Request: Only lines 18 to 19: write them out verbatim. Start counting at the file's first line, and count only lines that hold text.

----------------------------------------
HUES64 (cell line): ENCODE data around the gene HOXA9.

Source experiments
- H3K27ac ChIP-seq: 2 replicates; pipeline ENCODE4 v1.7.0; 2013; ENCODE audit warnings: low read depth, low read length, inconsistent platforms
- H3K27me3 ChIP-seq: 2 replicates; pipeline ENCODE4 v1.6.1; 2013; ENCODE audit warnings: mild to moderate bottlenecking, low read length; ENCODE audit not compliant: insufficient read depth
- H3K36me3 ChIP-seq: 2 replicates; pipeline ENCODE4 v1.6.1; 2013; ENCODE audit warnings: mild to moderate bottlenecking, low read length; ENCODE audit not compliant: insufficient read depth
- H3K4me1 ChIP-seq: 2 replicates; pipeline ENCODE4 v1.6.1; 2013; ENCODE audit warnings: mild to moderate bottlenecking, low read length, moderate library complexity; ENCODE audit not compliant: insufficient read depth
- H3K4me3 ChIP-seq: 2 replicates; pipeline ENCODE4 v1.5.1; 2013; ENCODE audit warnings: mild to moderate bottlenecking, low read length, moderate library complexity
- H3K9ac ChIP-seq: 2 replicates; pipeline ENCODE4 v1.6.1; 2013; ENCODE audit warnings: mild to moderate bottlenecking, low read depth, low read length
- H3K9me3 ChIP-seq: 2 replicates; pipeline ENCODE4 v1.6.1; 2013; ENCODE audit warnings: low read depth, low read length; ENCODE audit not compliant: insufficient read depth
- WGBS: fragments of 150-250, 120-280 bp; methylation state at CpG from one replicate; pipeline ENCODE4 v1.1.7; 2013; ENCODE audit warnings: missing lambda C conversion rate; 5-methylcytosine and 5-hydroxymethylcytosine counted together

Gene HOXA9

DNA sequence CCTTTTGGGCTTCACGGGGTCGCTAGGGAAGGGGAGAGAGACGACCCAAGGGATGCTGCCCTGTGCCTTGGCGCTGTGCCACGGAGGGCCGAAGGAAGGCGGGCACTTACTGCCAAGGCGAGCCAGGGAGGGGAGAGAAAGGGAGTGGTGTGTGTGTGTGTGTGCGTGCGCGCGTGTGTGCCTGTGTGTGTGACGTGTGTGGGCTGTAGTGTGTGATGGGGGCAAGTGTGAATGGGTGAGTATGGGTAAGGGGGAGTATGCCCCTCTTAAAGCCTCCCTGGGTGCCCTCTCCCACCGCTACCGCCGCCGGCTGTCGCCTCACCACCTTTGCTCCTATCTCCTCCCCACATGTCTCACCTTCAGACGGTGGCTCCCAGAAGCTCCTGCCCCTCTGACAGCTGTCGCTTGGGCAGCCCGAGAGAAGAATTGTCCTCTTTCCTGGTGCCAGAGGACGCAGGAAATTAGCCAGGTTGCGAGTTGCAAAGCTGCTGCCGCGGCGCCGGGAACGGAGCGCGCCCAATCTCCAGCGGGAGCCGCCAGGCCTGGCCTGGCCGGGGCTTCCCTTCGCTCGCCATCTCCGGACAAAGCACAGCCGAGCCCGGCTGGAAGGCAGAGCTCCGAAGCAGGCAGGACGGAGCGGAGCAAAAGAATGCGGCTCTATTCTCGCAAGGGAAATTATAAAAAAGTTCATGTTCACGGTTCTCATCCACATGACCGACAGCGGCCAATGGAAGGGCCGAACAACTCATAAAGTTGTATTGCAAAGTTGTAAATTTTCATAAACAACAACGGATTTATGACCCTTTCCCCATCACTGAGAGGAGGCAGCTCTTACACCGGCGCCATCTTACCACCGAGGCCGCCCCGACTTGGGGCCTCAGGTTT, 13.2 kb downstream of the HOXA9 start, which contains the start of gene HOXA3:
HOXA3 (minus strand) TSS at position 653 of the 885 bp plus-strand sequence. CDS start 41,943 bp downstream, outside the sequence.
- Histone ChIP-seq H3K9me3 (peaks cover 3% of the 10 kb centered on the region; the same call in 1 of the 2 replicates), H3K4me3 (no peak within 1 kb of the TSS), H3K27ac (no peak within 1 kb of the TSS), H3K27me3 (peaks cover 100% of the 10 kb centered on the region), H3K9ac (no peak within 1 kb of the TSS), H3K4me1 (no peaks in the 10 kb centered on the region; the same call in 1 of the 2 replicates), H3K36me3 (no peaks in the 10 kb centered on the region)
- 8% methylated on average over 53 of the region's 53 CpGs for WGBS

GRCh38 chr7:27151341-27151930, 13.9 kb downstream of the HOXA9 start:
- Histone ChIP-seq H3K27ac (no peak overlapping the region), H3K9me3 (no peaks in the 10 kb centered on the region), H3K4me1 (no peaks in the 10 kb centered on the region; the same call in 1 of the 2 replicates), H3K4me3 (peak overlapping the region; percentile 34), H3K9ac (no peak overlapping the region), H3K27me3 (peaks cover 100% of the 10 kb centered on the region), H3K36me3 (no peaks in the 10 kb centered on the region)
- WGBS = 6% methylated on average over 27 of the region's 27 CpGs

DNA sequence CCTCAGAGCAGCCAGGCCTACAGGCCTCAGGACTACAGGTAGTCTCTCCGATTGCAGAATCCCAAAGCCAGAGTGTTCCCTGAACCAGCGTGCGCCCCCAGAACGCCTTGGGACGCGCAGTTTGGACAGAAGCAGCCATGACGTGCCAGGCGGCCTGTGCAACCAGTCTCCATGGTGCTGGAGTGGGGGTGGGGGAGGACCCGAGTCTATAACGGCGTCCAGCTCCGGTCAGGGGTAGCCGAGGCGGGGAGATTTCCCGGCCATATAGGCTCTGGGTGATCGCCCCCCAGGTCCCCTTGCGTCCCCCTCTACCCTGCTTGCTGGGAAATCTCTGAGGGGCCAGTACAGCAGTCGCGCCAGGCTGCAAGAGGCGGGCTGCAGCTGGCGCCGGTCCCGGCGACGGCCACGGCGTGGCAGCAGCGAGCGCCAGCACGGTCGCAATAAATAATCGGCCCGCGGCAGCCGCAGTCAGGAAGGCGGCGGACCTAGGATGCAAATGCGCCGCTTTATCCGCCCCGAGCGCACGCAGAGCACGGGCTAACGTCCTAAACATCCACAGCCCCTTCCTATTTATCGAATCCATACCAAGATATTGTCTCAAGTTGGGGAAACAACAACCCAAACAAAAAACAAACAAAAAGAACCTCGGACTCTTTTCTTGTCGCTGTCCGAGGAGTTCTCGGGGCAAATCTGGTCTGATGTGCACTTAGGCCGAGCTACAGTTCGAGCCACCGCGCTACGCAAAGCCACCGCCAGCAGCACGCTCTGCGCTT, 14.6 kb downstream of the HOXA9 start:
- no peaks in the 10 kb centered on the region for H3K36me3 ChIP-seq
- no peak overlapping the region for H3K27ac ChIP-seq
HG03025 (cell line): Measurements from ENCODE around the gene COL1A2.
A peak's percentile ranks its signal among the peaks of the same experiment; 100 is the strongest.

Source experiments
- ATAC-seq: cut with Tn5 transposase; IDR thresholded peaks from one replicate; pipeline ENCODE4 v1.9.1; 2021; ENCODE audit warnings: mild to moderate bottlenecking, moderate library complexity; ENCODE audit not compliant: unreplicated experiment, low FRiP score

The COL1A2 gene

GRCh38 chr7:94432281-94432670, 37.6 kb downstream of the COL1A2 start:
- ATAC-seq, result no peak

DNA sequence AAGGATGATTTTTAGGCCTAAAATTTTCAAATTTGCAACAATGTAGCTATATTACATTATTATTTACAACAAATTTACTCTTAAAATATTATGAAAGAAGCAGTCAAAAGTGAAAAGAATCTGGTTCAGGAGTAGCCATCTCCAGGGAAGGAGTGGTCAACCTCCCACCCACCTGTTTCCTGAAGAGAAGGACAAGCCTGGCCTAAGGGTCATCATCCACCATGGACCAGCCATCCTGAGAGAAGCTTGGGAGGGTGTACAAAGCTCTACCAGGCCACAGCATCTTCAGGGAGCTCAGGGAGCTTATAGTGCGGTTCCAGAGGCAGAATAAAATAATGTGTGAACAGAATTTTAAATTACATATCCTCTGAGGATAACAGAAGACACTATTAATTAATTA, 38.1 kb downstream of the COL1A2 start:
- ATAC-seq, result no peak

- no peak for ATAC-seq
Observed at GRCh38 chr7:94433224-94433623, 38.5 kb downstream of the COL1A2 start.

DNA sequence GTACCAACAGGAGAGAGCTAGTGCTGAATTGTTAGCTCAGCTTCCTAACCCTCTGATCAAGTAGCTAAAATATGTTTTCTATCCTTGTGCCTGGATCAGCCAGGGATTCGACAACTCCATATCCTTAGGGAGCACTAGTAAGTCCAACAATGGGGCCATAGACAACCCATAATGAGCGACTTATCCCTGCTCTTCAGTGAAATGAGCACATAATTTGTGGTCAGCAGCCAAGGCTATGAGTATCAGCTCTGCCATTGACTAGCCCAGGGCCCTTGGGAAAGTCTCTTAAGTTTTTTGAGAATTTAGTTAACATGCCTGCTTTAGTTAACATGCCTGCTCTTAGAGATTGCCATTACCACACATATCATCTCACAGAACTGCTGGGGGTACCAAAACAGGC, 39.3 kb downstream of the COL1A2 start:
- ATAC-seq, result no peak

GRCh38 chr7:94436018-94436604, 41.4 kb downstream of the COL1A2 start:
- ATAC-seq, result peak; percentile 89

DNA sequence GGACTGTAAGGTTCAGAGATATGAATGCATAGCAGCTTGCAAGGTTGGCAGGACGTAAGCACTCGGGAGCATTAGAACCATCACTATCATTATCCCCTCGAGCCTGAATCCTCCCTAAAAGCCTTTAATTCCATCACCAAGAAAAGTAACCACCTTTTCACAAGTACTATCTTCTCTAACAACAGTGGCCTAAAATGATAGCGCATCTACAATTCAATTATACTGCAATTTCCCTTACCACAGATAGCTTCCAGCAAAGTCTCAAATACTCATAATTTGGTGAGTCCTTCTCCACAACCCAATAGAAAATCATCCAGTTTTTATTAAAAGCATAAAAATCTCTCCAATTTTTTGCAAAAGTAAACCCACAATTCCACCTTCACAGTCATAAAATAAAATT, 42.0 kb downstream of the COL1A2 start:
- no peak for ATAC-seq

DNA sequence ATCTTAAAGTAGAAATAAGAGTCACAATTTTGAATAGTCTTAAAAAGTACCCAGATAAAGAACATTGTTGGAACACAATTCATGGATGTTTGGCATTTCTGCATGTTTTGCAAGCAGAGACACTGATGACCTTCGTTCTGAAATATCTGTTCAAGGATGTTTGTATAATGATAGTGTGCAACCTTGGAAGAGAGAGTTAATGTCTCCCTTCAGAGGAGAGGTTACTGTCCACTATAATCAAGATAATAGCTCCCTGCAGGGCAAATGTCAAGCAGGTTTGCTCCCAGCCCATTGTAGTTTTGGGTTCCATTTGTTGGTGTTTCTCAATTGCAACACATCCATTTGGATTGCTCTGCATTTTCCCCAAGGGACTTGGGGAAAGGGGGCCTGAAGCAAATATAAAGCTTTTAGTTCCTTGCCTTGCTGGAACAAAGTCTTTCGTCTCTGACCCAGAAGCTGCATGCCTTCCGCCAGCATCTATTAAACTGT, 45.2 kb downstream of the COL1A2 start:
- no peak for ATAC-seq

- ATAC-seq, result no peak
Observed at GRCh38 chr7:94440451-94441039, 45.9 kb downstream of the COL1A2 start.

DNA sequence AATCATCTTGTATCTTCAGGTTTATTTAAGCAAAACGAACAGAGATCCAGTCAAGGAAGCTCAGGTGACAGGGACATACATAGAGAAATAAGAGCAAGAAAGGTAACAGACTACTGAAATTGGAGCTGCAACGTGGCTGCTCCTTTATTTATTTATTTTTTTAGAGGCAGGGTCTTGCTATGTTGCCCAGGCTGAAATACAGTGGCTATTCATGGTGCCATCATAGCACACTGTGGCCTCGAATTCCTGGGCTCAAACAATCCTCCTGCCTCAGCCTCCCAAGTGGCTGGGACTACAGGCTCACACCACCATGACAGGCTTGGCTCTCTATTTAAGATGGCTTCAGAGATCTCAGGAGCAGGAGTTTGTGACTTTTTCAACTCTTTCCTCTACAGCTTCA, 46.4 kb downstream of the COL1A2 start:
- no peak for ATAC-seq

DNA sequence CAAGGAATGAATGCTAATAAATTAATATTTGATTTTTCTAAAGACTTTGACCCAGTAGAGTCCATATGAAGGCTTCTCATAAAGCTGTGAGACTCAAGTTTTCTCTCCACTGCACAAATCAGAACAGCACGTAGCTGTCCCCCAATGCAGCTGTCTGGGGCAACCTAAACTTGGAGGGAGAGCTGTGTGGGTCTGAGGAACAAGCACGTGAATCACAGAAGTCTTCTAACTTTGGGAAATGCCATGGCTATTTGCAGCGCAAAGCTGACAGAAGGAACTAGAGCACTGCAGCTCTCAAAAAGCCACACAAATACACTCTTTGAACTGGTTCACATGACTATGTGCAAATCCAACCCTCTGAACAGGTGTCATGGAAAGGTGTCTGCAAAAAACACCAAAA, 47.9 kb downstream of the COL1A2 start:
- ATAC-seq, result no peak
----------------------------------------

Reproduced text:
- WGBS = 6% methylated on average over 27 of the region's 27 CpGs

DNA sequence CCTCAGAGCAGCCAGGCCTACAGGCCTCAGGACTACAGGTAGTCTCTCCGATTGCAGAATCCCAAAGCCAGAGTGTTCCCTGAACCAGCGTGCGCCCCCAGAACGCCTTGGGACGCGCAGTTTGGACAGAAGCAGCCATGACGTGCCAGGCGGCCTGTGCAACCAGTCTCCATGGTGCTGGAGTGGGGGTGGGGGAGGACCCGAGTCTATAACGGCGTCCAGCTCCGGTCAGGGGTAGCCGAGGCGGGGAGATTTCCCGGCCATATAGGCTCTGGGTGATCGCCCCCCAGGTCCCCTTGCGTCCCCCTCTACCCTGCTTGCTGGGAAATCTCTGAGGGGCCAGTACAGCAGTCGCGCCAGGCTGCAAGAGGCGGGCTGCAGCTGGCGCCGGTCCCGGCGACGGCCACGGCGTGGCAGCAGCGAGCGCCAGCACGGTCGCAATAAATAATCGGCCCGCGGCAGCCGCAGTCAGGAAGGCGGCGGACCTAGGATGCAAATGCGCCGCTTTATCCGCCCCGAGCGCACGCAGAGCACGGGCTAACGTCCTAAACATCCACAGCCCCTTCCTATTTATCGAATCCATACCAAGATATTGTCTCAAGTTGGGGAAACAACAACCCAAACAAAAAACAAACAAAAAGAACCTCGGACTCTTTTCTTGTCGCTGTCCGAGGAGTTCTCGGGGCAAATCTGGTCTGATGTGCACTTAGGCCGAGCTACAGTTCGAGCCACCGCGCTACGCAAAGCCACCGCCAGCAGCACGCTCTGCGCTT, 14.6 kb downstream of the HOXA9 start: